Android Studio 3.0 allows you to profile and debug APKs without having to build them from an Android Studio project. However, you need to make sure you’re using a debuggable version of the APK.
To start debugging an APK, click Profile or debug APK from the Android Studio Welcome screen. Or, if you already have a project open, click File > Profile or debug APK from the menu bar. In the next dialog window, select the APK you want to import into Android Studio and click OK. You should see something similar to figure 1.
Note: When you import an APK into Android Studio, the IDE creates a new project in your home directory and makes a local copy of the target APK. This means that if you rebuild or update the original APK, you need to manually import the updated version into Android Studio again.
The Android view in the Project pane allows you to inspect the following contents of your APK:
- APK file: Double-clicking the APK opens the APK analyzer.
- manifests: The application manifests, extracted from the APK.
- java: Contains Java code that Android Studio disassembles (into
.smalifiles) from your APK’s DEX files. Each
.smalifile in this directory corresponding to a Java class.
- cpp: If your app includes native code, this directory contains your
APK’s native libraries (
- External Libraries: Contains the Android SDK.
You can immediately use the Android profiler to start testing your app’s performance—however, the profiler currently works only with your app’s Java processes. To debug your app’s Java and native code using breakpoints, you need to first attach the Java sources and attach native debug symbols.
Attach Java sources
By default, Android Studio extracts Java code from your APK and saves them as
.smali files. To debug the Java code using breakpoints, you need to attach
the Java sources to each
.smali file you want to debug.
To attach Java sources, proceed as follows:
- Double click on a
.smalifile from the Project pane (use the Android view). After opening the file, the editor displays a yellow warning banner asking you to select the Java sources, as shown in figure 1.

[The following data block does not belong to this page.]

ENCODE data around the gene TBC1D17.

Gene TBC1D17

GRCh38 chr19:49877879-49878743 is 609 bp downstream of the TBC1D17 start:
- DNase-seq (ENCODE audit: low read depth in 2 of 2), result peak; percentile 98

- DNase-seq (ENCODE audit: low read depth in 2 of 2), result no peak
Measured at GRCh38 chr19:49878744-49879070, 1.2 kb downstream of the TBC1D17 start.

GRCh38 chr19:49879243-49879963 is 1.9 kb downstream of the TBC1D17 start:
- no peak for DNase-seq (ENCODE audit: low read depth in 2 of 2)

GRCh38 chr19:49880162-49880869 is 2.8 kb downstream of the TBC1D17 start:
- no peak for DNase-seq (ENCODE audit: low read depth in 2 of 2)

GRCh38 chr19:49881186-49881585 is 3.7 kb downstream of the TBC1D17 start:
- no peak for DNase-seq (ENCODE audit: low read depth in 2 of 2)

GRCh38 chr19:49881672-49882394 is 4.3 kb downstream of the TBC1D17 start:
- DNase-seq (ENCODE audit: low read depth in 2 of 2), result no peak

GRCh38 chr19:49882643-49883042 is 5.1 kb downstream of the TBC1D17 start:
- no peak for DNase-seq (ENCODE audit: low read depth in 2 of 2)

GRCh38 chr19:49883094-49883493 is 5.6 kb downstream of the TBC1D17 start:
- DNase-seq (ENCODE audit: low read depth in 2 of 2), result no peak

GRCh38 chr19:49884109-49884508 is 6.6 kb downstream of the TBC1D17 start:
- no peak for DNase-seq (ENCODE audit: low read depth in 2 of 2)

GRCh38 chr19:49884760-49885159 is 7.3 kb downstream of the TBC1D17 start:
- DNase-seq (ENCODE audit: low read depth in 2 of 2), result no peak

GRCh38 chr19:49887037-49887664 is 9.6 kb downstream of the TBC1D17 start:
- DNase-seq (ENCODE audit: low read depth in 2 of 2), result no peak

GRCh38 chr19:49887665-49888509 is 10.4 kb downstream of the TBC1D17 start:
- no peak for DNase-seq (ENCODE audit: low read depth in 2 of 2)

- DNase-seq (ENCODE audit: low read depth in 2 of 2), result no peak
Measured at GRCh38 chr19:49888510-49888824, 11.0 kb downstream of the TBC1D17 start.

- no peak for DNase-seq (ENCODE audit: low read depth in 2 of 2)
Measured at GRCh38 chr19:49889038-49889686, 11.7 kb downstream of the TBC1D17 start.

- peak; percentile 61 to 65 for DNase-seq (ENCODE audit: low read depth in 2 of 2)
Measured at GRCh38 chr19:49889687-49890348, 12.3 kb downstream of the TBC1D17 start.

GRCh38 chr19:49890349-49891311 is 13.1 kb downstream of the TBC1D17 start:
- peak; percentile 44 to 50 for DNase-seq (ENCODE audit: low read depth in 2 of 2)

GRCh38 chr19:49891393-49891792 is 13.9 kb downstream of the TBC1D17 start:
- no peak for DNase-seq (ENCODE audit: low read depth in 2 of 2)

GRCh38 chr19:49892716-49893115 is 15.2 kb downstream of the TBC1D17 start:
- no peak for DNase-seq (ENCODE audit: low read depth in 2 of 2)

- Click Attach Java Sources at the top of the editor window.
- Navigate to the directory with the app’s Java source files and click Open.
In the Project window, the IDE replaces
.smali files with their
.java files. You can now add breakpoints and
debug your app as you normally would.
Attach native debug symbols
If your APK includes native libraries (
.so files) that don’t include debug
symbols, the IDE shows you a warning in the Messages window, similar to
the one shown in figure X. You can not debug the APK’s native code or use
breakpoints without attaching debuggable native libraries. If you haven’t
already done so, make sure to
download the NDK and tools.
To attach debuggable native libraries, proceed as follows:
- Under the cpp directory in the Project window, double click a native library file that doesn’t include debug symbols. The editor shows a table of all the ABIs your APK supports.
- Click Add at the top right corner of the editor window.
- Navigate to the directory that includes the debuggable native libraries you want to attach and click OK.
- If the APK and debuggable native libraries were built using a different workstation, you need to specify local paths to the debug symbols by following these steps:
- Add local paths to missing debug symbols by editing the field under the Local Paths column in the Path Mappings section of the editor window, as shown in figure 2. The IDE automatically maps paths to a remote NDK to paths in your local NDK download.
- Click Apply.
You should now see the native source files in the Project window. Open those native files to add breakpoints and debug your app as you normally would.
Known issue: When attaching debug symbols to an APK, both the APK and
.so files must be built using the same workstation or